In 1931, the Greene County Board of Health reported that eight schools in the county had sanitary and safe water supplies and six schools had adequate lavatory facilities, including individual or paper towels. Forty-two schools were using outdoor toilets and six schools had adequate ventilation (See Fig. 3). Fortunately, as time progressed, more County schools became equipped with adequate lavatory facilities and safe water supplies. In addition, the Greene County District Board of Health distributed monthly bulletins to all teachers with suggested health and hygiene outlines.
 
Fig. 3Greene County Board of Health Annual Report 1931 Pg. 15 (JPG)
Fig. 3 Greene County Board of Health Annual Report, Pg. 15, 1931 (Greene County Archives)

During the Depression in 1933, a case of scarlet fever occurred in a dormitory on Antioch College’s campus. The Greene County Health Commissioner advised the Dean of the college to instruct the campus’ doctor to report the case to the Board of Health (See Fig. 4).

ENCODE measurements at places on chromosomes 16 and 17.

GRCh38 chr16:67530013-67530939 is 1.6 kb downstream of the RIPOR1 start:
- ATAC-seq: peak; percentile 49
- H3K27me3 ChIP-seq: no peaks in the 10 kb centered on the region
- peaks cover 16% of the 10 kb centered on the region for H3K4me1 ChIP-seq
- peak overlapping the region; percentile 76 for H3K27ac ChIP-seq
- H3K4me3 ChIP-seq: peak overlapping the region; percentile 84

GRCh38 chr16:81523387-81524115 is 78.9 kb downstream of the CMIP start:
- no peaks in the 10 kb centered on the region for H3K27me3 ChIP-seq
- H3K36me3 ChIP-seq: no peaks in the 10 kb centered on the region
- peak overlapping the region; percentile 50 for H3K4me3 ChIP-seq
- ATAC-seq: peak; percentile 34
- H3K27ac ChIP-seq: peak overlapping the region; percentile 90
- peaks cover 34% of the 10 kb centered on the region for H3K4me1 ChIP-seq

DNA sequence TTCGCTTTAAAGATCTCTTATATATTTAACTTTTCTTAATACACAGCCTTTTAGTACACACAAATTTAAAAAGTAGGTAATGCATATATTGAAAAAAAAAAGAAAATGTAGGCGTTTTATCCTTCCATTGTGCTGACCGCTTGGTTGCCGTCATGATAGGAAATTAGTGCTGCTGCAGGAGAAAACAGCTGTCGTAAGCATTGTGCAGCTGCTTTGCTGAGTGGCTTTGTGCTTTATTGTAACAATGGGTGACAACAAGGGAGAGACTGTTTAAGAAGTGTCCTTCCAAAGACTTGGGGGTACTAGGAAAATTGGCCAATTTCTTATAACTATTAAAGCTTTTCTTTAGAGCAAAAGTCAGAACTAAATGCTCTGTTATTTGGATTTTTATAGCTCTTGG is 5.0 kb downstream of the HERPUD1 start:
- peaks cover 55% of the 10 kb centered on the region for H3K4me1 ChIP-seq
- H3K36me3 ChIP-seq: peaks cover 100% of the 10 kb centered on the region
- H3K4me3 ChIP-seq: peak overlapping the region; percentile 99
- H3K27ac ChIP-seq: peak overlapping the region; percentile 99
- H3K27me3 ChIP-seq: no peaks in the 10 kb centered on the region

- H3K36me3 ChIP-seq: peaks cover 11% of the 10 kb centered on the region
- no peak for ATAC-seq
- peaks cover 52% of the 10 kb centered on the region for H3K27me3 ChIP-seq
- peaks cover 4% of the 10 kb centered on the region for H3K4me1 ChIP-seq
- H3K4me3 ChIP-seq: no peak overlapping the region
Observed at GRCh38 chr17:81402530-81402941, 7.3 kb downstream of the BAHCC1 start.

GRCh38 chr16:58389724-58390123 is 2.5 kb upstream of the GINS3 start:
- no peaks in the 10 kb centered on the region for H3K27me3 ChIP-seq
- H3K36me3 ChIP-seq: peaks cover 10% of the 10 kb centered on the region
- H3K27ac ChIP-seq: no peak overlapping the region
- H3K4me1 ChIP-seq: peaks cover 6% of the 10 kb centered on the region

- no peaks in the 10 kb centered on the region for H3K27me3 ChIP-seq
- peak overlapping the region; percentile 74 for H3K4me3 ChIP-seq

Fig. 4 Greene County District Board of Health Minutes Apr. 1933 (JPG)
Fig. 4 Greene County District Board of Health Minutes, April 1933 (Greene County Archives)

One way of spreading scarlet fever was to consume unregulated, raw milk. Outbreaks of diphtheria that infiltrated farm animals aided the spread illnesses like scarlet fever (See Fig. 5).

Fig. 5 Poster Regulation of the Milk Supply (JPG)
Fig. 5 FDA Regulation of the Milk Supply (WikimediaCommons.org)

According to Greene County’s Board of Health Annual Report of 1934, milk regulation was under the guidance of the Ohio Milk Marketing Commission (See Fig. 6). Most people followed the Commission’s guidelines, but not all. According to this report, the Health Commissioner and Nurse were not instructing food and dairy handlers on personal hygiene.

Fig. 6 Greene County Combined Health Annual Report 1933 - Pg. 18 (JPG)
Fig. 6 Greene County Combined Health Annual Report, Pg. 17, 1934 (Greene County Archives)

Fortunately, children who had contracted scarlet fever, were frequently visited by the Health Commissioner and were quarantined (See Figs. 7 and 8). In October 1935, it was reported that five-hundred school children were immunized for scarlet fever by the County Health Board’s nurse. These immunizations and the annual public health fairs were important methods of controlling the spread of infectious diseases during such troublesome times.

Fig. 7 Greene County Combined Health Annual Report 1934 - Pg. 8 (JPG)